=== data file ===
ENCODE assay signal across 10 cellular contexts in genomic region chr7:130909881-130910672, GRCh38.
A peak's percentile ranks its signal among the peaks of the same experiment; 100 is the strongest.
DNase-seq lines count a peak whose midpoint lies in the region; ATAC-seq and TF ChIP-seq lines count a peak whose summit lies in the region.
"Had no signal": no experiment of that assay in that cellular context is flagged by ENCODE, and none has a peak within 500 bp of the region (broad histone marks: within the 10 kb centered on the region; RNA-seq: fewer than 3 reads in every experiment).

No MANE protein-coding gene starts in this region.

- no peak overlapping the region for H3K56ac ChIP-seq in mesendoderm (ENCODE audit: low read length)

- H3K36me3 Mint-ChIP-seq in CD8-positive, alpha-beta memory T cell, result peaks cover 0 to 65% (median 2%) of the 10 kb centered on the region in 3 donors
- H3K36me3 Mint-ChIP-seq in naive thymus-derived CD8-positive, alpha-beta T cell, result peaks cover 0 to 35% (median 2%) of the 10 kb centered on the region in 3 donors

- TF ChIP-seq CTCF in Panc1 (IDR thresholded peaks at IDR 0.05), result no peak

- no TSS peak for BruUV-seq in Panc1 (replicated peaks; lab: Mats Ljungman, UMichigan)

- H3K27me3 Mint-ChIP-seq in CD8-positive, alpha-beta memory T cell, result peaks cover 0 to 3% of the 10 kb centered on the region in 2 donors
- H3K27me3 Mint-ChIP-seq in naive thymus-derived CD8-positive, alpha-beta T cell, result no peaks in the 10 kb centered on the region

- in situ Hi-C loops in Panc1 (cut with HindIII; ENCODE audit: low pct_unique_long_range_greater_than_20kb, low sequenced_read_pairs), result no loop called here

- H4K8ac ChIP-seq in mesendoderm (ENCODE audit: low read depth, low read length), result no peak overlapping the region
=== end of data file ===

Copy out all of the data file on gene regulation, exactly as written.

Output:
ENCODE assay signal across 10 cellular contexts in genomic region chr7:130909881-130910672, GRCh38.
A peak's percentile ranks its signal among the peaks of the same experiment; 100 is the strongest.
DNase-seq lines count a peak whose midpoint lies in the region; ATAC-seq and TF ChIP-seq lines count a peak whose summit lies in the region.
"Had no signal": no experiment of that assay in that cellular context is flagged by ENCODE, and none has a peak within 500 bp of the region (broad histone marks: within the 10 kb centered on the region; RNA-seq: fewer than 3 reads in every experiment).

No MANE protein-coding gene starts in this region.

- no peak overlapping the region for H3K56ac ChIP-seq in mesendoderm (ENCODE audit: low read length)

- H3K36me3 Mint-ChIP-seq in CD8-positive, alpha-beta memory T cell, result peaks cover 0 to 65% (median 2%) of the 10 kb centered on the region in 3 donors
- H3K36me3 Mint-ChIP-seq in naive thymus-derived CD8-positive, alpha-beta T cell, result peaks cover 0 to 35% (median 2%) of the 10 kb centered on the region in 3 donors

- TF ChIP-seq CTCF in Panc1 (IDR thresholded peaks at IDR 0.05), result no peak

- no TSS peak for BruUV-seq in Panc1 (replicated peaks; lab: Mats Ljungman, UMichigan)

- H3K27me3 Mint-ChIP-seq in CD8-positive, alpha-beta memory T cell, result peaks cover 0 to 3% of the 10 kb centered on the region in 2 donors
- H3K27me3 Mint-ChIP-seq in naive thymus-derived CD8-positive, alpha-beta T cell, result no peaks in the 10 kb centered on the region

- in situ Hi-C loops in Panc1 (cut with HindIII; ENCODE audit: low pct_unique_long_range_greater_than_20kb, low sequenced_read_pairs), result no loop called here

- H4K8ac ChIP-seq in mesendoderm (ENCODE audit: low read depth, low read length), result no peak overlapping the region